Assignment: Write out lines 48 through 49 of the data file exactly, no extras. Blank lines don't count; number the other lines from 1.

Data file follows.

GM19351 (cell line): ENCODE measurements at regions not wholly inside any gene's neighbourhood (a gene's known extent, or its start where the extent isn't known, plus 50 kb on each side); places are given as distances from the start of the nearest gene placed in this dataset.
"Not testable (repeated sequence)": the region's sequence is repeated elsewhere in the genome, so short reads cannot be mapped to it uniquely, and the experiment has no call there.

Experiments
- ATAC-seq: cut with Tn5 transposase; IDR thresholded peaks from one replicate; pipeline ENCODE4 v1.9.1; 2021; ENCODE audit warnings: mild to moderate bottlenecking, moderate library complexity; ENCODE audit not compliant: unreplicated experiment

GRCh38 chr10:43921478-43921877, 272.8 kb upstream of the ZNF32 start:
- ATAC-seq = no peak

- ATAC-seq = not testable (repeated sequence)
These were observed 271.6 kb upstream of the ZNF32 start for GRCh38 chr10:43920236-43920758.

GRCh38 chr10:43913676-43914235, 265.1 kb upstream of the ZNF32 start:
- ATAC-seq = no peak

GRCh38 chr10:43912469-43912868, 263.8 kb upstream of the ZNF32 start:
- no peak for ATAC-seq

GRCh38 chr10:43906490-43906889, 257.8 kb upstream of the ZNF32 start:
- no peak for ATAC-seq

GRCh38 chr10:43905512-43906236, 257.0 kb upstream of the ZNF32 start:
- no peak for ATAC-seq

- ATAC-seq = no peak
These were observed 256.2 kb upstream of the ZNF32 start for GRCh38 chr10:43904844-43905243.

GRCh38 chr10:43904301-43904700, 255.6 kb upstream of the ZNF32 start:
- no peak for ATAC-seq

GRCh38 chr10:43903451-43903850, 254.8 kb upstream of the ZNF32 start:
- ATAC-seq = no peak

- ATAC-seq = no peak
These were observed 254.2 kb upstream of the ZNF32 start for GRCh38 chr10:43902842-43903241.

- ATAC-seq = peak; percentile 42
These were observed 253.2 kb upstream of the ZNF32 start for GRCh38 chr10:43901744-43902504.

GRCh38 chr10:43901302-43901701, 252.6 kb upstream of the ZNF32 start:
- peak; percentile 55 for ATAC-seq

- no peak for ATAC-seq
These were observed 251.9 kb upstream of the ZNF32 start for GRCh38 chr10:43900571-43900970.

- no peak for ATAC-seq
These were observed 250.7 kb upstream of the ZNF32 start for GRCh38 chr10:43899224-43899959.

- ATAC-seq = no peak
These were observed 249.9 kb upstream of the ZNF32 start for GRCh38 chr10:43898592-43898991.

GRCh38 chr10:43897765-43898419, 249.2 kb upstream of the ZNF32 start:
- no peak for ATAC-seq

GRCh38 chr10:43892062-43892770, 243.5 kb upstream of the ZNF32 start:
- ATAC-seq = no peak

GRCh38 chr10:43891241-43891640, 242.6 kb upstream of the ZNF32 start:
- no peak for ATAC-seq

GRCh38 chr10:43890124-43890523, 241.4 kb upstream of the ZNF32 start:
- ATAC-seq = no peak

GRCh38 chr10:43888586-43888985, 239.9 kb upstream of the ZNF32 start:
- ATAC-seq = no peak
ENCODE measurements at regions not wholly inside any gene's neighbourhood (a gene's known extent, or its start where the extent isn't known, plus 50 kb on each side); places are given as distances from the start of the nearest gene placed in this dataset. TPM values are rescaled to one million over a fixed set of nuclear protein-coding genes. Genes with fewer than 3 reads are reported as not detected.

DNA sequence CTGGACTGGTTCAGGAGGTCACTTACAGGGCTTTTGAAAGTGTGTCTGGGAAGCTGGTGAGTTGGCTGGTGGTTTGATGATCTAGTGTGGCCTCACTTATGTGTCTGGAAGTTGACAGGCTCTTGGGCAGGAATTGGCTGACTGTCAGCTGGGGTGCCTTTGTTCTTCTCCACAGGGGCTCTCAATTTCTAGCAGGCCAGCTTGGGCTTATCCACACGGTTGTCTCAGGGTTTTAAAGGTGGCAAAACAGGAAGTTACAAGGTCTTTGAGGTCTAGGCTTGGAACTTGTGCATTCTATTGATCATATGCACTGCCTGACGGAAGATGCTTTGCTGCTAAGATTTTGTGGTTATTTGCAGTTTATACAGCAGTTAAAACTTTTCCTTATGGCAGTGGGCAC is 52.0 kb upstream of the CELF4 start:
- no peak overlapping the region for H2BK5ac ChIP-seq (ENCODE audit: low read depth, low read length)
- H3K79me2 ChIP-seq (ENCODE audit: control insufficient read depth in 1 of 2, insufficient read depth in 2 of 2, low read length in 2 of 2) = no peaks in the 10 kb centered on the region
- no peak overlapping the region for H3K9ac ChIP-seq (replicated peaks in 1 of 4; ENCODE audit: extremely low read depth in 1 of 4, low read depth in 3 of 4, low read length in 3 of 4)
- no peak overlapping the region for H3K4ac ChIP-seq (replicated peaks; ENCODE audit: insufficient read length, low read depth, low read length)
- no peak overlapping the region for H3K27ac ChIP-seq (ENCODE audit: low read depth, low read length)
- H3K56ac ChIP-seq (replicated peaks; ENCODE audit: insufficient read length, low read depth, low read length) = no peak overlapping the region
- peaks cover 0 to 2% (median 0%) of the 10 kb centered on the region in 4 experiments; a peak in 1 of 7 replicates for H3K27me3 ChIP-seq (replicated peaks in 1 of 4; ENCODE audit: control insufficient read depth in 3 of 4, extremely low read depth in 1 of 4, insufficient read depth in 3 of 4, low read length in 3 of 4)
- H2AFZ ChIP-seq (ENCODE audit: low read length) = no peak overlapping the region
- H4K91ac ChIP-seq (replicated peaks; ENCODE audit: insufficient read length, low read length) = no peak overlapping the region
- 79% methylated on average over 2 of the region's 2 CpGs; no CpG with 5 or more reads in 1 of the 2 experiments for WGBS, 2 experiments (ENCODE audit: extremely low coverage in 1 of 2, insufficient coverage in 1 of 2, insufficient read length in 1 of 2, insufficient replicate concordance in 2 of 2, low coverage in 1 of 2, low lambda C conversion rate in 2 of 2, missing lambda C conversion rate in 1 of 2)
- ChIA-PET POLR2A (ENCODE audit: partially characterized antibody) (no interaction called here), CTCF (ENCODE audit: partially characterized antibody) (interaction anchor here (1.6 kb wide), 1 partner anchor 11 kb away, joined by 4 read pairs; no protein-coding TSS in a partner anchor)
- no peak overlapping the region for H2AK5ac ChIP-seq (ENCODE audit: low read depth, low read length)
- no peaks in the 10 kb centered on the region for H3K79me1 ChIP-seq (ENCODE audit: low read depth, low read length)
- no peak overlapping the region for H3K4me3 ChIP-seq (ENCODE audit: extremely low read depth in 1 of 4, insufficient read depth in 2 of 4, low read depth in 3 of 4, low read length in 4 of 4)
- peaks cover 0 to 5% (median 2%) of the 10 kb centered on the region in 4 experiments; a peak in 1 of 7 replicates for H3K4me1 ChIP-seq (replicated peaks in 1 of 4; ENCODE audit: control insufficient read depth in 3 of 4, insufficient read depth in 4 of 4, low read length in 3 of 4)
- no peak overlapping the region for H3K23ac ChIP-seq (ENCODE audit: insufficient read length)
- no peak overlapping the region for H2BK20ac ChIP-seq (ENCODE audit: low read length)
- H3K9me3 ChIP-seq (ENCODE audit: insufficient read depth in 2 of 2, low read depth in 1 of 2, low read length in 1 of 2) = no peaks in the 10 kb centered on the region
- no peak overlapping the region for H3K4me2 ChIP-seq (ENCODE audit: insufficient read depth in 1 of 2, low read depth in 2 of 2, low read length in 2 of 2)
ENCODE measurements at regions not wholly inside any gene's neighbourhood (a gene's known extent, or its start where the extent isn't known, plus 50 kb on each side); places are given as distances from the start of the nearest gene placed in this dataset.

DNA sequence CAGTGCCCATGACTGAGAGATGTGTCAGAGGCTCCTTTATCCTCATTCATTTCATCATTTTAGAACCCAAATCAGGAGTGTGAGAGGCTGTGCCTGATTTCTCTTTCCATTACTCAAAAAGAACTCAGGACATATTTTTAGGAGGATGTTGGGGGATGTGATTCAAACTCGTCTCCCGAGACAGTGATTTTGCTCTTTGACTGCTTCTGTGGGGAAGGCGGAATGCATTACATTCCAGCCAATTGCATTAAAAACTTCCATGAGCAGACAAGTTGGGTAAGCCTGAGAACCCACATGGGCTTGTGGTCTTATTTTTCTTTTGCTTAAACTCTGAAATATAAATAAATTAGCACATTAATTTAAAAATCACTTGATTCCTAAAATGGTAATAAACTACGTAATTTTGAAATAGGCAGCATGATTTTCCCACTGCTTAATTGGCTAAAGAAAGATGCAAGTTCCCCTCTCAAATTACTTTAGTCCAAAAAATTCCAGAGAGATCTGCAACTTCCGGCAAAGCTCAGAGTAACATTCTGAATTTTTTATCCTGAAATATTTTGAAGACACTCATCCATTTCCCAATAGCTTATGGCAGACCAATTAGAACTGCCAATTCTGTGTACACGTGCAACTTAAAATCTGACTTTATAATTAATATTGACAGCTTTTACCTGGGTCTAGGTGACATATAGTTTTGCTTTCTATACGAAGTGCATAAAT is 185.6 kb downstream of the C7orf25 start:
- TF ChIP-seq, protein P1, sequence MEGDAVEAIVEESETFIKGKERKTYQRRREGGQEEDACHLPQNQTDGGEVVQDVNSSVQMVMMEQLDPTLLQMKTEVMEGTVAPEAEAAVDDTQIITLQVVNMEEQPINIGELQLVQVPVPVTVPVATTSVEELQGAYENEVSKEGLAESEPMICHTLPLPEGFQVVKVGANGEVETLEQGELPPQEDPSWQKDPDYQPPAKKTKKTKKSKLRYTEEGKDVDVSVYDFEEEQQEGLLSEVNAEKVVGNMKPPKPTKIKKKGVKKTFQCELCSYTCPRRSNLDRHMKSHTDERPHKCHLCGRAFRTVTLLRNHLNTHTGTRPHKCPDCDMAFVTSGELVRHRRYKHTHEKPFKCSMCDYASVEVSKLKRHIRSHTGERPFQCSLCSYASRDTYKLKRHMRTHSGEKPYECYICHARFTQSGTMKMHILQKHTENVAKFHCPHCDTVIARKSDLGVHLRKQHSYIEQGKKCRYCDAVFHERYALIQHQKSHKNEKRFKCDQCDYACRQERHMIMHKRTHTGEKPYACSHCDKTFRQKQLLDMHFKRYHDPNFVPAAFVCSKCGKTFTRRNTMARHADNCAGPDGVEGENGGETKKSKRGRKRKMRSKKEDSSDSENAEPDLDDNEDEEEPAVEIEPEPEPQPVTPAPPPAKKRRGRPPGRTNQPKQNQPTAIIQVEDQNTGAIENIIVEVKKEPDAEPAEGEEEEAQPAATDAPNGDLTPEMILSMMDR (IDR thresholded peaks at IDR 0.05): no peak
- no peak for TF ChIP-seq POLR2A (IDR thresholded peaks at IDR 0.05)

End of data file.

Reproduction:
- H3K79me2 ChIP-seq (ENCODE audit: control insufficient read depth in 1 of 2, insufficient read depth in 2 of 2, low read length in 2 of 2) = no peaks in the 10 kb centered on the region
- no peak overlapping the region for H3K9ac ChIP-seq (replicated peaks in 1 of 4; ENCODE audit: extremely low read depth in 1 of 4, low read depth in 3 of 4, low read length in 3 of 4)